The platoon was in place. To Clarence’s right, four more olive-drab tanks were fanned out, “coiled,” in a half-moon formation with twenty yards between each vehicle. Farther to the north, beyond sight, was Mons, a city made lavish by the Industrial Revolution. A dirt road lay parallel to the tanks on the left, and it ran up through the darkening fields to a forested ridge, where the sun was setting behind the trees.
The Germans were out there, but how many there were and when they’d arrive, no one knew. It had been nearly three months since D-Day, and now Clarence and the men of the 3rd Armored Division were behind enemy lines.
All guns faced west.
Boasting 390 tanks at full strength, the division had dispersed every operational tank between the enemy and Mons, blocking every road junction they could reach.
Survival that night would hinge on teamwork. Clarence’s company headquarters had given his platoon, 2nd Platoon, a simple but important mission: Guard the road, let nothing pass.
Clarence lowered himself through the commander’s hatch and into the turret, a tight fit for a six-foot man. He slipped to the right of the gun breech and into the gunner’s seat, leaning into his periscopic gun sight. As he had no hatch of his own, this five-inch-wide relay of glass prisms with a 3x telescopic gun sight mounted to its left would be his window to the world.
His field of fire was set.
There would be no stepping out that night; it was too risky even to urinate. That’s what they saved empty shell casings for.
Beneath Clarence’s feet, the tank opened up in the hull, with its white enamel walls like the turret’s and a trio of dome lights. In the bow, the driver and bow gunner/assistant driver slid their seats back- ward to sleep where they had ridden all day. On the opposite side of the gun breech from Clarence, the loader stretched a sleeping bag on the turret floor. The tank smelled of oil, gunpowder, and a locker room, but the scent was familiar, even comforting. Ever since they’d come ashore, three weeks after D-Day, as part of 2nd Platoon, Easy Company, 32nd Armor Regiment, of the 3rd Armored Division, one of the army’s two heavy tank divisions, this M4A1 Sherman had been their home.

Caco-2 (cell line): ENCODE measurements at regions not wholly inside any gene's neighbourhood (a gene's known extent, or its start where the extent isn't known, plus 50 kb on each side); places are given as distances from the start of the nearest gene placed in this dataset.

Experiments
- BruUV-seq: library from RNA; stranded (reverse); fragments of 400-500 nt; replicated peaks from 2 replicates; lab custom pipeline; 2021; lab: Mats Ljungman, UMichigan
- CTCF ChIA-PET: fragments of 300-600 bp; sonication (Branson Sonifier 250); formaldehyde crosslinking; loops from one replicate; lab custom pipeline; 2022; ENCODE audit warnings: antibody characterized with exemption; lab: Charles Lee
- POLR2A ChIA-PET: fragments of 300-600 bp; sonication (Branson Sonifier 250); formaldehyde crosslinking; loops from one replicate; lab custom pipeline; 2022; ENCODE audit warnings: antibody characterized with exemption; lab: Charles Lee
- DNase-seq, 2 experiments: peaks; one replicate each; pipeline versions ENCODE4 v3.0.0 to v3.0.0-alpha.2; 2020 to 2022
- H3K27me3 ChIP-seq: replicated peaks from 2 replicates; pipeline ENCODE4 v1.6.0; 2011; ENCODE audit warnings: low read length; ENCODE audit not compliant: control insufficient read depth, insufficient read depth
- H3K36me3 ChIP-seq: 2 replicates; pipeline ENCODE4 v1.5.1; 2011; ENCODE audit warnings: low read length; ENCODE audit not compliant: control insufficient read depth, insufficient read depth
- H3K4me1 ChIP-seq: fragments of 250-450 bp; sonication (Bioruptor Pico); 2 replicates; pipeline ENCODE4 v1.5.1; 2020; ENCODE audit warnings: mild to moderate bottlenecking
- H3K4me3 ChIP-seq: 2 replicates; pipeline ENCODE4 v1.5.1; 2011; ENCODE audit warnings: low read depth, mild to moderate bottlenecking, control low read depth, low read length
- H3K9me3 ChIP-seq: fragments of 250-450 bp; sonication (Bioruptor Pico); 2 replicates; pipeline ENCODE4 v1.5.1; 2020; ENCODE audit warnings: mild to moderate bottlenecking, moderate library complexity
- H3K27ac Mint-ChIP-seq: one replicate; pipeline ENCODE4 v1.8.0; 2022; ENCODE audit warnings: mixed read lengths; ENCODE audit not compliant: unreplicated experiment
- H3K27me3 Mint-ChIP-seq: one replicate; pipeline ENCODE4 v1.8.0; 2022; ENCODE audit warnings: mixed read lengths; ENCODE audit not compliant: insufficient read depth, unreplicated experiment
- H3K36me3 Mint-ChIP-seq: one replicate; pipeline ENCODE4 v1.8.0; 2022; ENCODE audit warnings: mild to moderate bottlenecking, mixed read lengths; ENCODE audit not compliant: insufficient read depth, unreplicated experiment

Tonight, sleep would come quickly. The men were exhausted. The 3rd Armored had been charging for eighteen days at the head of the First Army, leading two other divisions in the breakout across northern France. Paris had been liberated, the Germans were running back the way they’d come in 1940, and 3rd Armored was earning its nom de guerre: the Spearhead Division.
Then came new orders.
Excerpted with permission from the new book Spearhead: An American Tank Gunner, His Enemy, and A Collision of Lives in World War II by Adam Makos. Published by Ballantine Books, an imprint of Random House, a division of Penguin Random House LLC, New York. Copyright © 2019 by Adam Makos. All rights reserved.
This article was originally published on WBUR.org.